Ken Cuccinelli is the Attorney General of Virginia. He's a Tea Party favorite, and has been waging a pogrom-like witch hunt against climate scientist Dr. Michael Mann for years. Cuccinelli is a climate change denier, and has been hounding Mann and his research, using his power of subpoena to hamstring Mann and the University of Virginia, where Mann did much of research (he's now at Penn State University). Ironically, Cuccinelli has been spending quite a large passel of taxpayer money to try to prove that Mann's research was fraudulent and therefore a waste of taxpayers' money*.
Anyway, as much as I dislike what Cuccinelli is doing, I also dislike what two Virginia legislators are trying to do: remove the Attorney General's ability to issue subpoenas to people, called civil investigative demands. If the AG suspects fraud, he can issue these CIDs to get documents needed to investigate the case.
If the senators get their way, Cuccinelli would no longer be able to harass Mann, but if I understand this correctly it would also remove his ability to pursue cases of actual fraud. And while I think Cucinelli's actions are really, really skeevy, he is the Attorney General and should be able to issue CIDs as needed. And of course, eventually he'll leave the AG office (hopefully not to run for higher office, something I dread) and someone else will be in there, someone who may fight for reality. Without the power of issuing CIDs that'll be tougher. That's why more freedom is nearly always better than less.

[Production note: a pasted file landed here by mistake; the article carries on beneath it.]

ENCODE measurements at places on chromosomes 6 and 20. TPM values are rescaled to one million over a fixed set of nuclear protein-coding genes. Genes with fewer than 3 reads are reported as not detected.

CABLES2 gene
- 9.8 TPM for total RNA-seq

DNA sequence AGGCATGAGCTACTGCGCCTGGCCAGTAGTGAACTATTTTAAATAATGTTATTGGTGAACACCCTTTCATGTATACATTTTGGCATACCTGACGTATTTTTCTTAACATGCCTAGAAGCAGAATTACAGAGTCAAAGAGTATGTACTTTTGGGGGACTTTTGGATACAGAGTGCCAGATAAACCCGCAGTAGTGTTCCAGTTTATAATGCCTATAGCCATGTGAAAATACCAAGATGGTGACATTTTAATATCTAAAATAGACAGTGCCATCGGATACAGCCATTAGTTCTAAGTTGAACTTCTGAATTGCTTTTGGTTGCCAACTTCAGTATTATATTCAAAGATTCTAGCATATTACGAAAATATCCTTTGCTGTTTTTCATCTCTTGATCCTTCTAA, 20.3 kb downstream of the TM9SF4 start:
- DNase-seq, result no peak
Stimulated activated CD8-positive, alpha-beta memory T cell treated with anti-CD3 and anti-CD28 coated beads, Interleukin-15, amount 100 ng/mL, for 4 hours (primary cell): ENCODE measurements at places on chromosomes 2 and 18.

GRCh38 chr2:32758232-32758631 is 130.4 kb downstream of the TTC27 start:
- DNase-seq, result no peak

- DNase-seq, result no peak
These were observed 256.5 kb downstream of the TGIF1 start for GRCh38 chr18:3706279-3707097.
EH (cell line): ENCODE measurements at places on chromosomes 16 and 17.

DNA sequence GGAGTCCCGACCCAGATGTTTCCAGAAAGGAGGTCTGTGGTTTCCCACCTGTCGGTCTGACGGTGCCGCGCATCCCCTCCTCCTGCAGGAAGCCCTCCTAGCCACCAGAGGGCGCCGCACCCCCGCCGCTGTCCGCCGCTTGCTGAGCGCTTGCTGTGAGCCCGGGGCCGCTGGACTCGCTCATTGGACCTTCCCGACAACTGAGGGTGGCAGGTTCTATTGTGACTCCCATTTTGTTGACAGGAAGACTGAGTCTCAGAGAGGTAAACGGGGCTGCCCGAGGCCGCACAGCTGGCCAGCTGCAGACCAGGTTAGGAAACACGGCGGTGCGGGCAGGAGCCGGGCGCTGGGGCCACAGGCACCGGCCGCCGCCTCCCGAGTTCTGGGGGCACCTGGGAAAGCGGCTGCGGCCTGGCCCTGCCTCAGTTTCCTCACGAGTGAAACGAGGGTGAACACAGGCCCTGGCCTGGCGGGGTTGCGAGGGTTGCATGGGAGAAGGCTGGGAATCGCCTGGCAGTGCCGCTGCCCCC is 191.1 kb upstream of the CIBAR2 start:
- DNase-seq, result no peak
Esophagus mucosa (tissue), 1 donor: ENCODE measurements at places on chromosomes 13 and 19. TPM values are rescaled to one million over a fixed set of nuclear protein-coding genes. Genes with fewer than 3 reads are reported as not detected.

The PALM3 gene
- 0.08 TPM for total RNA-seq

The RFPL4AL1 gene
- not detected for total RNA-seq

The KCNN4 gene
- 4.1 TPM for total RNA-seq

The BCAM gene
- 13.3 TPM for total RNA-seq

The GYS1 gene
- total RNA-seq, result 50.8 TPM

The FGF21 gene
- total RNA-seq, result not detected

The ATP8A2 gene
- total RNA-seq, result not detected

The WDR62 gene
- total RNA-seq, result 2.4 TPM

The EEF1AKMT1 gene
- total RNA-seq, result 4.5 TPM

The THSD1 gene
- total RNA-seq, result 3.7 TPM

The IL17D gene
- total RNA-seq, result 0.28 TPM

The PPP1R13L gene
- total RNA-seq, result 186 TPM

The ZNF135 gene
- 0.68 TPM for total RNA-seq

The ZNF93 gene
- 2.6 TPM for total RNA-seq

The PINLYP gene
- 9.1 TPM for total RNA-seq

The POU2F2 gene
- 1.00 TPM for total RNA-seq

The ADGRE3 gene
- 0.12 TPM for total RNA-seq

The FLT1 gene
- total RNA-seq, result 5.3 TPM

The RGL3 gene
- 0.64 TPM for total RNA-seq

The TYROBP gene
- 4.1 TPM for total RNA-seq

Cucinelli has responded to the senators' actions, saying basically what I just did. I hate to agree with him, but I think he's right in this case.
We do need to safeguard academic freedom, and we do need to protect scientific research from ideologically driven fishing expeditions, but this is the wrong way to do it. Taking away the AG's abilities to do their job is a bad idea, and doing it this way makes it look like the senators (both Democrats) are trying to change the rules for their benefit... which seems to me to be just what they're doing. And looking at this in a practical manner, given this is a Republican-controlled State Assembly, their chances are slim to none of getting their legislation passed anyway.
But that last point isn't the important one. The bigger picture here is that as much as we may loathe some of the tactics being used to suppress science, if they're being done in a legal manner then we must find ways within the system to fight them, and not try to undermine the system itself to achieve that goal.
* As Richard Littlemore points out, if Cuccinelli is so concerned about taxpayer fraud, will he investigate another Virginia professor, climate change denier Patrick Michaels, who may have misled Congress about his industry based income?
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